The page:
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Home Buying in Pawtucket : Real Estate Advice

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Activity 8
Tue Dec 17, 2013
Robin Silverberg answered:
I am not quite sure what your question is, as this house is listed for $85,000, and you are talking about a $90,000 loan. If you are considering an FHA 203K loan, then you would be paying MIP, which is the FHA equivalent of PMI.
Paying PMI is never an "option", nor is homeowner's insurance when you have a mortgage. If you put down less than 20%, unless you can split the loan between a first and second mortgage, such as in an 80-10-10 deal, you would have to pay PMI in some form, either monthly or 1 time up-front on a conventional loan, or as previously mentioned MIP.
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Thu Aug 9, 2012
Debra (Debbie) Rose answered:
what do you need to know?
you need to know that you can't be sure if a closing will ever take place...............

why do you want to buy a short sale?

If you are interested in buying a home and knowing you can plan your life around a specific move in date - imo, stay clear of short sales.

Also, many buyers mistakenly think a short sale is automatically a great deal........that might not be the case, as the banks are looking for market value, too. You, as the buyer, cannot do anything to "speed up" the process, except be patient......some will tell you that you need to find an agent who is a "short sale" expert, and that will make all the difference.........I still contend that if you are a buyer who wants to have a "controlled" purchase that mopves along - don't buy a short sale ......
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Mon Apr 16, 2012
Joseph Del Sesto, GRI, SRS answered:
Helen. The down payment is 3.5%. I also have a lender who will do a conventional loan for 3% down payment with no up front or monthly PMI. Contact me at Joe@joedelsesto.com or visit my web site below to contact me for more information. Thanks. Joe ... more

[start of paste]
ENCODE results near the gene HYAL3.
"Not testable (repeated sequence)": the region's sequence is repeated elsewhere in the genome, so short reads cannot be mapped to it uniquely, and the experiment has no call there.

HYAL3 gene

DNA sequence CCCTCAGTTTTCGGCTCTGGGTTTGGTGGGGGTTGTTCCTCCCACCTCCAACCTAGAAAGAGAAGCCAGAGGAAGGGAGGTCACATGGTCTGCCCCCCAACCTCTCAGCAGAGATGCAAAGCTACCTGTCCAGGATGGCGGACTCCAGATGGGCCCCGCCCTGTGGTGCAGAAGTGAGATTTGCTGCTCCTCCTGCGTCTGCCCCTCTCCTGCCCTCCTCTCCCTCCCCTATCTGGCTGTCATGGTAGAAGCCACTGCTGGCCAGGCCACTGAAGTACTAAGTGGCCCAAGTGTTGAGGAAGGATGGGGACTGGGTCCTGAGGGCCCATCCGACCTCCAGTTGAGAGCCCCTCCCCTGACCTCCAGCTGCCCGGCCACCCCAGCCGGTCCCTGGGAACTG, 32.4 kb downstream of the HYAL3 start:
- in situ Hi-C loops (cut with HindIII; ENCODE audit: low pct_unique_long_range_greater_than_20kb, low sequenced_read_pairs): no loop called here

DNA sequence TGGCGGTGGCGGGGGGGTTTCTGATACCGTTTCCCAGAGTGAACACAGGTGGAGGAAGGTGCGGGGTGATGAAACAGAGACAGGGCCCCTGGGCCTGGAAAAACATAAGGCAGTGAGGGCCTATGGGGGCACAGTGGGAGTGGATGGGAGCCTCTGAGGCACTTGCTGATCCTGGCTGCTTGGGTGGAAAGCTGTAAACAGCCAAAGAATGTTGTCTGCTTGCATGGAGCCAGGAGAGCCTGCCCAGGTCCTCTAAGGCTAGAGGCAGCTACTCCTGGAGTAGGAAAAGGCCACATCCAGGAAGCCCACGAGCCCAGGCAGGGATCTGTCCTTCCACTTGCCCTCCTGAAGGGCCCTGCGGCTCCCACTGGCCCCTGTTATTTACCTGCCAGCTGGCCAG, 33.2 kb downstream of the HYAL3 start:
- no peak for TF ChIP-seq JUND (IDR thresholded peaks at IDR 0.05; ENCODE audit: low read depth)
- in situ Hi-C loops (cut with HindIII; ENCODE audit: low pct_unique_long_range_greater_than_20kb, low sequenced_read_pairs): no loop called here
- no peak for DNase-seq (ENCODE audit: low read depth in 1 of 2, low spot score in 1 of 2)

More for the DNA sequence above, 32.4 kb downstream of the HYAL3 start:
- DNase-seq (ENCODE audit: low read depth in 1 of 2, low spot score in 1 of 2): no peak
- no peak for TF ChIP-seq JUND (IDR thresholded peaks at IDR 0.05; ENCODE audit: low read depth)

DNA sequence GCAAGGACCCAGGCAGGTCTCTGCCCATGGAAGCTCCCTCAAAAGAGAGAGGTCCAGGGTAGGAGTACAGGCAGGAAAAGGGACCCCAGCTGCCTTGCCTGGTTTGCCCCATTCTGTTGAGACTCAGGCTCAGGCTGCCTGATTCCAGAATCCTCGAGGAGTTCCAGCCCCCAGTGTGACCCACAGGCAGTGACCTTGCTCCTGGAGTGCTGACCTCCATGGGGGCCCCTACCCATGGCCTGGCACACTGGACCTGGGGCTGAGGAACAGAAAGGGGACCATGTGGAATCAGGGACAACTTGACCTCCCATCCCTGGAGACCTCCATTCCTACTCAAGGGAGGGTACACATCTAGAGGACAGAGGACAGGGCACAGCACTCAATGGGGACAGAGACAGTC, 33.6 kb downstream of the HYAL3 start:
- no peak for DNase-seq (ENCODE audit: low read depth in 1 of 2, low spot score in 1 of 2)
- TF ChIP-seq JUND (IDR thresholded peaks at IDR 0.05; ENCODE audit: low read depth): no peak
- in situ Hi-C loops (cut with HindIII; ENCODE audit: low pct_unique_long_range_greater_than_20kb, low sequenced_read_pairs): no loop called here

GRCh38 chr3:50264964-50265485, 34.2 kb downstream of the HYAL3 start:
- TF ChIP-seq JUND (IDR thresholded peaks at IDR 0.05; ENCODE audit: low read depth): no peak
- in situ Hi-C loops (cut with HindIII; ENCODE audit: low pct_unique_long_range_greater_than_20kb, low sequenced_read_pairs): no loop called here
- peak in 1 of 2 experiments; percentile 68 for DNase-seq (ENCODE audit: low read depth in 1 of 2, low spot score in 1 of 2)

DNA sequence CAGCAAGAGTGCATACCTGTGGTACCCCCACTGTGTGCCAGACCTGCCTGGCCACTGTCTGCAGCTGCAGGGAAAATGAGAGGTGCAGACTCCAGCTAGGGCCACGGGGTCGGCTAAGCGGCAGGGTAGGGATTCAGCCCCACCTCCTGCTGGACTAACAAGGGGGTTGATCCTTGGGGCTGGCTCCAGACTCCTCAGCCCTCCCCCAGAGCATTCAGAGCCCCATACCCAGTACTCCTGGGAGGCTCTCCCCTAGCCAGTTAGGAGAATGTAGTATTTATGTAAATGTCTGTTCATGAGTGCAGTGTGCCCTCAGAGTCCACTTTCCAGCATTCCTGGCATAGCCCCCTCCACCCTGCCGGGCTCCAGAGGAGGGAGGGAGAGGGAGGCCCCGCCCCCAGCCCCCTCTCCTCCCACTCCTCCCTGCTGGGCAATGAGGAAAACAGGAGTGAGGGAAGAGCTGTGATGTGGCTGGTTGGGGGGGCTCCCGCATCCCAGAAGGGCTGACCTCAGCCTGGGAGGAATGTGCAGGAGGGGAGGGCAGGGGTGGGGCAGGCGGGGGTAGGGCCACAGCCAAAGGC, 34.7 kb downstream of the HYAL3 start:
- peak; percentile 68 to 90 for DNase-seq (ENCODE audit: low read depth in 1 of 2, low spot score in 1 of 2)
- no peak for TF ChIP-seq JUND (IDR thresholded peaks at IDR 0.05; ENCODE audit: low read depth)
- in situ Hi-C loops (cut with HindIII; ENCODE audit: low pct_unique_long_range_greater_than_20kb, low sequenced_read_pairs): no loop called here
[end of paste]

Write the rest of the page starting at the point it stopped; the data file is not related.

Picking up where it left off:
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Mon Oct 8, 2012
Tina Lam answered:
Sure, there are plenty of financing programs available to allow that. But, much more importantly, you need to have a stable and sufficient source of income to cover the monthly mortgage payments to be able to buy. ... more
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Mon Oct 17, 2011
Alan May answered:
harold - in today's funky lending market, many lenders will not allow a 6% credit at closing. Check with your lender, first, to make sure they will allow such a credit (and in what format... such as "credit for closings costs and pre-paids) before considering such an offer. ... more
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Mon Oct 17, 2011
Eric Hanlon answered:
Hi Harold. That is a difficult question to answer. It has more to do with how the house is priced and knowing what it is really worth than trying to figure out a "percentage";. Do yourself a favor and get a buyers agent. They will be more help than any general answer someone can give you from trulia.

If you need help, let me know. I will do some research to find the best agent in your area.

Be well, and good luck!
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Fri Jun 19, 2009
Christopher Cox answered:
Hi Rebeccalee,

It will depend. If you buy it at a "foreclosure auction" then yes, you would be responsible for any municpical liens(taxes, water, sewer...etc). However, if you buy it after the auction and the bank has bought the property back it becomes what is called an R.E.O(real estate owned) property and the bank then be responsible for keeping the taxes and everything else up to date or at least responsible for paying them at closing. I hope that helps. You can check out my blog here on Trulia called Distressed Properties 101, it may answer any more questions you have.

Happy Hunting,
Chris
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Wed Nov 5, 2008
Alayna Berek answered:
Unfortunately, the question does not link to the property so I don't know which property you are referring to.
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